Tributary light tackle trolling is an excellent tactic to apply when the water begins to cool, the bunker push out of the creeks and rivers, and the striped bass move in to intercept them. Since most of the tribs provide some level of protection from the wind it can be done from virtually any boat or kayak, and can save the day when bigger waters are off-limits due to the breeze.

striped bass on a kayak
Tributary trolling is a great tactic for kayak anglers and small boat fishermen, since the rivers get some protection from the wind.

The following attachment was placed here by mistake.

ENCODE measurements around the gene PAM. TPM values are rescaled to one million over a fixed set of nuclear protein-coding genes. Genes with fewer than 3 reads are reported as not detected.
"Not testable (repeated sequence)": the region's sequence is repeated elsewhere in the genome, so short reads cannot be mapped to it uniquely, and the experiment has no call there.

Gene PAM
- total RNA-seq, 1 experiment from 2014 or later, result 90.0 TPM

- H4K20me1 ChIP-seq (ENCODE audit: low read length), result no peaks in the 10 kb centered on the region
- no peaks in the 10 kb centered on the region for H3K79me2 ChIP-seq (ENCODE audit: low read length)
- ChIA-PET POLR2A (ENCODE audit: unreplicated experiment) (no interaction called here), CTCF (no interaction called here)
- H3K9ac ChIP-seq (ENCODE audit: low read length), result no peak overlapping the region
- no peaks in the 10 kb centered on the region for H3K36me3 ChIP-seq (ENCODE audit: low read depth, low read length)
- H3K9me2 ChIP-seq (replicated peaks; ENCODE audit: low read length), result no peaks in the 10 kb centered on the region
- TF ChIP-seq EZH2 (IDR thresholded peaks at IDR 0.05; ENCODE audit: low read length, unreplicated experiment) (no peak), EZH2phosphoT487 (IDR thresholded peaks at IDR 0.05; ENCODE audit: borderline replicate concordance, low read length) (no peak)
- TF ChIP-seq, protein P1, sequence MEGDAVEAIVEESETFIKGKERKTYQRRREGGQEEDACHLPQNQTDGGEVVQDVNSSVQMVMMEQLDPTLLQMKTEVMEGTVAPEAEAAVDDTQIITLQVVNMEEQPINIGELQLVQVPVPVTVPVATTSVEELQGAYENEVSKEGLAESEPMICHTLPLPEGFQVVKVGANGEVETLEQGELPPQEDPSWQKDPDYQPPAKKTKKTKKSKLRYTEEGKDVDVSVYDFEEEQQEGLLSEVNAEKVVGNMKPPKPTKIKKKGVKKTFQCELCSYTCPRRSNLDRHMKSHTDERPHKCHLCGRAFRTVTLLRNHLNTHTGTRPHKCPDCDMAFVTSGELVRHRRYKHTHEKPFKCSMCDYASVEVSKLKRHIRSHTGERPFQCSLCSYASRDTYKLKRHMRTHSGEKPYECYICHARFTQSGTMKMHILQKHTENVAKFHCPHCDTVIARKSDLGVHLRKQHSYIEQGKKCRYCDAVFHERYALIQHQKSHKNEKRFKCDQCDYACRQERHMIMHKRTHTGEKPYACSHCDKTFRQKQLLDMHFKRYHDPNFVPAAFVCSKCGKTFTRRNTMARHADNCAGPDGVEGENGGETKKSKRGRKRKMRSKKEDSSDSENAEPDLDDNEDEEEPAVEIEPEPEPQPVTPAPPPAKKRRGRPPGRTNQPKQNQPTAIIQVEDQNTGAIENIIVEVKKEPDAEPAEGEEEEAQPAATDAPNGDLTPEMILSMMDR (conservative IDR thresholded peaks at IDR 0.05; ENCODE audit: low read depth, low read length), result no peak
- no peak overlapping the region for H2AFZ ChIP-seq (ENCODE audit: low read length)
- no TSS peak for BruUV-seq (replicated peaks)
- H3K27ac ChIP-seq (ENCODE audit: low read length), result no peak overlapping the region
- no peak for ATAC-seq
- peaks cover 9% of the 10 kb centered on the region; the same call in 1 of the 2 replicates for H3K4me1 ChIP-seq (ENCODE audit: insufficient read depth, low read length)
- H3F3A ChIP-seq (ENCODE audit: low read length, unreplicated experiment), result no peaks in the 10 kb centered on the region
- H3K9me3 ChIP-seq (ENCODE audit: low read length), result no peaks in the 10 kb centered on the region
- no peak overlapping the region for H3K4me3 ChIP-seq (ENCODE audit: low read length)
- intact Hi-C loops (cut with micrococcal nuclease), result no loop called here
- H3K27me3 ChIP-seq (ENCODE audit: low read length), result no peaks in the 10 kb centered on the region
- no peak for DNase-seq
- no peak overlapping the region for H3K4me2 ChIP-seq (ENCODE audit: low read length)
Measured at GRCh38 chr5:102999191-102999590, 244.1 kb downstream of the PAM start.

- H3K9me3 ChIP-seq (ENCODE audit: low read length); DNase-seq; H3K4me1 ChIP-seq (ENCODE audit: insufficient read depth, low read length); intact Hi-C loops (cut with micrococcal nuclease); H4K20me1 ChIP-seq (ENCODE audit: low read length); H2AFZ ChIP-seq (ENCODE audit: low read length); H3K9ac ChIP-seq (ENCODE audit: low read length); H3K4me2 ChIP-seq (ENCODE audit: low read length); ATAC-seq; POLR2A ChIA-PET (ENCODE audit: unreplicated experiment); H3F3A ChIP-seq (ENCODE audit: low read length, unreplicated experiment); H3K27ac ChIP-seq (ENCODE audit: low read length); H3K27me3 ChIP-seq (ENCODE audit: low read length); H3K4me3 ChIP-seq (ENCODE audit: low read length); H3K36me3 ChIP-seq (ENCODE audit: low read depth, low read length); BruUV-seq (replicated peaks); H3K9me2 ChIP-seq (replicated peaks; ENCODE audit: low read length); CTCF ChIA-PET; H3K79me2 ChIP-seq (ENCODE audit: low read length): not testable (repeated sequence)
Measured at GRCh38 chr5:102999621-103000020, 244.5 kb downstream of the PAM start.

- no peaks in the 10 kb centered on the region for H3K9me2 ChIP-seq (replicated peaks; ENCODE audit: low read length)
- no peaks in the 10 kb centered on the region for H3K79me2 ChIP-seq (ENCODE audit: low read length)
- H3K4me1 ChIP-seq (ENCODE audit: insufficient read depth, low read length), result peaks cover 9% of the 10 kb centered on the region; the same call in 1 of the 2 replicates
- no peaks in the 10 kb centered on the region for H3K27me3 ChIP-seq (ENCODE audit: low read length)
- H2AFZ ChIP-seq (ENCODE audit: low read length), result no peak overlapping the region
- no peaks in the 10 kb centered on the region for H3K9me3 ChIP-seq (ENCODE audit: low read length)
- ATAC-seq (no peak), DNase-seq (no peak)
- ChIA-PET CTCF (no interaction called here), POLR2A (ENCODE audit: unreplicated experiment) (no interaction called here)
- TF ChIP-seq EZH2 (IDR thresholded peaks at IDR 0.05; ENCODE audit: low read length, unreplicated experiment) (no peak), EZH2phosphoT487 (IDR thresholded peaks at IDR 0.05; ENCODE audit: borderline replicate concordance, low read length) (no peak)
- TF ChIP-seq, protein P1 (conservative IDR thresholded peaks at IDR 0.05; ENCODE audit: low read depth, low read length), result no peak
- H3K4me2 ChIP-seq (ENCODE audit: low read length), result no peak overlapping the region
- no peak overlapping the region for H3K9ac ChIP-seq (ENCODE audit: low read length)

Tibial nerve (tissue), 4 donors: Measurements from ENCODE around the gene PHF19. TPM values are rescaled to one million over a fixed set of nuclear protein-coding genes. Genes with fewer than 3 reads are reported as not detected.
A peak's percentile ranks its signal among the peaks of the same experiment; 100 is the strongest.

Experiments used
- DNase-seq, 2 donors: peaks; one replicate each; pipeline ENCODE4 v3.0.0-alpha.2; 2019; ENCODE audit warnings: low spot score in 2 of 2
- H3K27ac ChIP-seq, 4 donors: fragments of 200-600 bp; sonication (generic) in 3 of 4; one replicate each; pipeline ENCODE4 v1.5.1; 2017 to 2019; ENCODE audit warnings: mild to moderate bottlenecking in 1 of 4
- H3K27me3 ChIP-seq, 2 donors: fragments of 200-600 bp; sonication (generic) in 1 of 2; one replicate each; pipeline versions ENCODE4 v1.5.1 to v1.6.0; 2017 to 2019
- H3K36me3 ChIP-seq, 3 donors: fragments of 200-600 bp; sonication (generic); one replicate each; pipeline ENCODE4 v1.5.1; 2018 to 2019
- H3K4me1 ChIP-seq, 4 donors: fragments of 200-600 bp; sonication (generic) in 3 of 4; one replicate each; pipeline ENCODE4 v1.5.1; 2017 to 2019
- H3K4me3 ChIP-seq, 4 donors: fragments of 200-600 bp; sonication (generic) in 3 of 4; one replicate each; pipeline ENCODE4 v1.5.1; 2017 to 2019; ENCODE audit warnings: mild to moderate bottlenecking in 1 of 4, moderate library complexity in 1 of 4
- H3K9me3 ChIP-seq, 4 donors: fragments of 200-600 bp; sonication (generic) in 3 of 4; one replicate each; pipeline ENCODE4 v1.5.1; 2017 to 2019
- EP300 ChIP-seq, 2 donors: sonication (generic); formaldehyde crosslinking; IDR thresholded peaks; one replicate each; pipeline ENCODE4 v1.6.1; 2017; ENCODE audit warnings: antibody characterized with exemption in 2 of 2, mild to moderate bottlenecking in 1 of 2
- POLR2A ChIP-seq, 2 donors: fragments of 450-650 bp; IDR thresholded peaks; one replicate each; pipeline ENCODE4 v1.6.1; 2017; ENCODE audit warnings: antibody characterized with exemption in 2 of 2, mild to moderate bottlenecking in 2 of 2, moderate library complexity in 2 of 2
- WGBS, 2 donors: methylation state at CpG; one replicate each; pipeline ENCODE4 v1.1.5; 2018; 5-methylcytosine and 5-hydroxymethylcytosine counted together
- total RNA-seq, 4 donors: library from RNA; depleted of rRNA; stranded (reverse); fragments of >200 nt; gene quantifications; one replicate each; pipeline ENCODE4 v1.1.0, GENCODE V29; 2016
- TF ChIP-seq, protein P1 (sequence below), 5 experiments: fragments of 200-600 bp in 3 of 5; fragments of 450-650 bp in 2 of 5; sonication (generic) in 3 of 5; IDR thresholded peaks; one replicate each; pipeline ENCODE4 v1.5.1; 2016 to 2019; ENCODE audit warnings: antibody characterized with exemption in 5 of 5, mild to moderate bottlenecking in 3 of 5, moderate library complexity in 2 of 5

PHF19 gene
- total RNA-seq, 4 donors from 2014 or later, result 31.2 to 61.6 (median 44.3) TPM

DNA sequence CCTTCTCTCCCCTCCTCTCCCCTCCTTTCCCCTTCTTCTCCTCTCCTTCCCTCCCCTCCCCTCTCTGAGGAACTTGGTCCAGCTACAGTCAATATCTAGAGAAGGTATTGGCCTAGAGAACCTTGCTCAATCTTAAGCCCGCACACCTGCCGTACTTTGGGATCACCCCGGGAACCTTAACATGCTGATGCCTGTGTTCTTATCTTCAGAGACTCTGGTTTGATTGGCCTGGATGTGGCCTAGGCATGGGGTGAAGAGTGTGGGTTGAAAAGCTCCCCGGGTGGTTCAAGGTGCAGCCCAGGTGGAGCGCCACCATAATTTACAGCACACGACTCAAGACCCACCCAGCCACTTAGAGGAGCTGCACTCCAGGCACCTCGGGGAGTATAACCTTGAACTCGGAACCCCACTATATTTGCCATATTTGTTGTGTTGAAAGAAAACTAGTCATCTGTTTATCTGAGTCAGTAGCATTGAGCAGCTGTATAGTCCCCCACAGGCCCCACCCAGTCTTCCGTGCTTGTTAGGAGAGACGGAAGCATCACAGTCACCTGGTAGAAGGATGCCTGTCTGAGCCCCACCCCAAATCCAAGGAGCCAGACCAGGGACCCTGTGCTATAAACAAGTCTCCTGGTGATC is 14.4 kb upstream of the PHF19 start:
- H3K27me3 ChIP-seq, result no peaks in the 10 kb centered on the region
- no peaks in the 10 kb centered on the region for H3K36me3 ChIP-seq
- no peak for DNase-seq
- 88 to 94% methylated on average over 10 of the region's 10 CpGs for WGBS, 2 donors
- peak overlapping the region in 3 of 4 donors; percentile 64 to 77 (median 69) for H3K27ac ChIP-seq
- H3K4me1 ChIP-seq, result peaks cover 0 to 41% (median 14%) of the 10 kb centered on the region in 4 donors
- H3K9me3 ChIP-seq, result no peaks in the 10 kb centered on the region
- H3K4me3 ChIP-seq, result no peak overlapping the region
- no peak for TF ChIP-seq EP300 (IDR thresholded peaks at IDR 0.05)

1. Set up two to four rigs in the 12- to 15-pound class range with braid line and a four-foot fluorocarbon 20-pound leader.
  2. Tie Rat-L-Traps or lipped diving plugs on half your lines, and short tandem rigs with a pair of half-ounce or three-quarter ounce jigheads with four- to five-inch twisters or paddletails on the others.
  3. Set a course to zigzag across the contour lines where the channel edges have the most abrupt depth changes, and set a speed of just 2.5 to 3.0 mph.
  4. Give a good hard cast out with your plug line(s) then sweep the rod forward with the bail still open, twice, before closing the bail and setting the rod in a holder.
  5. Give a good hard cast out with your jig line(s), close the bail, and set the rod in a holder.

When you get a hit note the depth and location, and try to continue trolling over similar-looking contours.